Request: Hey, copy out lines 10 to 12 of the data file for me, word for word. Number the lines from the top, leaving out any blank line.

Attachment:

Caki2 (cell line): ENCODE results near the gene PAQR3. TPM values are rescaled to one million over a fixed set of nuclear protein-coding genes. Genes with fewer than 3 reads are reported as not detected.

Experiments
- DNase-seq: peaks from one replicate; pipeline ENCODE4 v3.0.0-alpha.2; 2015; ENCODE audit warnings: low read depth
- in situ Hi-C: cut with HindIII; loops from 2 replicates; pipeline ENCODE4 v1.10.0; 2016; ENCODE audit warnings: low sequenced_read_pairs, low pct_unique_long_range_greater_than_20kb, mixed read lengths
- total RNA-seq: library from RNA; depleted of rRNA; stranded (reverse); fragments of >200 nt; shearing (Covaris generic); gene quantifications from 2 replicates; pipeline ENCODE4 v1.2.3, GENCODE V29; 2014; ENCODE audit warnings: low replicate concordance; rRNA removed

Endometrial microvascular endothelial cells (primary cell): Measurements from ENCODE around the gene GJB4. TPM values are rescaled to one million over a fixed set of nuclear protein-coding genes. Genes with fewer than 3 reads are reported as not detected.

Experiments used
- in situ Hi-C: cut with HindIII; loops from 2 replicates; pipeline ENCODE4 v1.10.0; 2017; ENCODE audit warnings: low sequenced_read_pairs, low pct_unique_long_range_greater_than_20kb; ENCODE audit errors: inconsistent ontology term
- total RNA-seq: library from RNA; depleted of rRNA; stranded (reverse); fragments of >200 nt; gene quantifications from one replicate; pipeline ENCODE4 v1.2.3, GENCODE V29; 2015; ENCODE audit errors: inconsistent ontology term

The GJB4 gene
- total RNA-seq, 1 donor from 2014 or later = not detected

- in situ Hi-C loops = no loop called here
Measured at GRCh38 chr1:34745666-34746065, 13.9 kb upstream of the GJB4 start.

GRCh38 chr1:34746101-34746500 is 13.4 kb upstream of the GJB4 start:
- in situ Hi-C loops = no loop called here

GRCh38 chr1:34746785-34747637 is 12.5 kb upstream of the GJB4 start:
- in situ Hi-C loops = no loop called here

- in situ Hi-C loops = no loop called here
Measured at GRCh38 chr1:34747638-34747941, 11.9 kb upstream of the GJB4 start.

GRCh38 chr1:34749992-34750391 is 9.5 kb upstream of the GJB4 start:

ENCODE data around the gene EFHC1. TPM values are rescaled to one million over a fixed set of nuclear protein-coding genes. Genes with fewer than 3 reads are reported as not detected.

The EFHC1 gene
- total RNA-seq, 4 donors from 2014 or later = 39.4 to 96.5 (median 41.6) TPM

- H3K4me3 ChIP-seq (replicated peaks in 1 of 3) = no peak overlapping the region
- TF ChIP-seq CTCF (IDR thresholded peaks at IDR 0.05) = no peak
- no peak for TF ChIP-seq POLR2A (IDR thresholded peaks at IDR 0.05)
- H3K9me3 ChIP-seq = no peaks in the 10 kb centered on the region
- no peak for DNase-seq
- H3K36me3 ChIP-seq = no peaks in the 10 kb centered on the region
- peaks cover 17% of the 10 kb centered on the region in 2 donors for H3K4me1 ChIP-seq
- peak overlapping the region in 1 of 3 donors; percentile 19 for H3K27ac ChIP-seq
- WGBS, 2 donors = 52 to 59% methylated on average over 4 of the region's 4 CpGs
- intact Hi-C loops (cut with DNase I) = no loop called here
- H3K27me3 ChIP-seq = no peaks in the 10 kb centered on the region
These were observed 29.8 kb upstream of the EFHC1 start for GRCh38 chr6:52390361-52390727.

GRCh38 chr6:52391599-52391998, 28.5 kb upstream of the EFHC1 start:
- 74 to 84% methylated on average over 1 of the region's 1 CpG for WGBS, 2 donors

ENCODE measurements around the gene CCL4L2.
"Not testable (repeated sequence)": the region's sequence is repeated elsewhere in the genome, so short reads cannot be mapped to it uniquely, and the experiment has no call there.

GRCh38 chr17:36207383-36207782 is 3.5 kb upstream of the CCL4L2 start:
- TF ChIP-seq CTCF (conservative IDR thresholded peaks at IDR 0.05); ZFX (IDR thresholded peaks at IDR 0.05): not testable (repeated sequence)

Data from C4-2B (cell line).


The GJB4 gene
- total RNA-seq, 1 donor from 2014 or later = not detected

- in situ Hi-C loops = no loop called here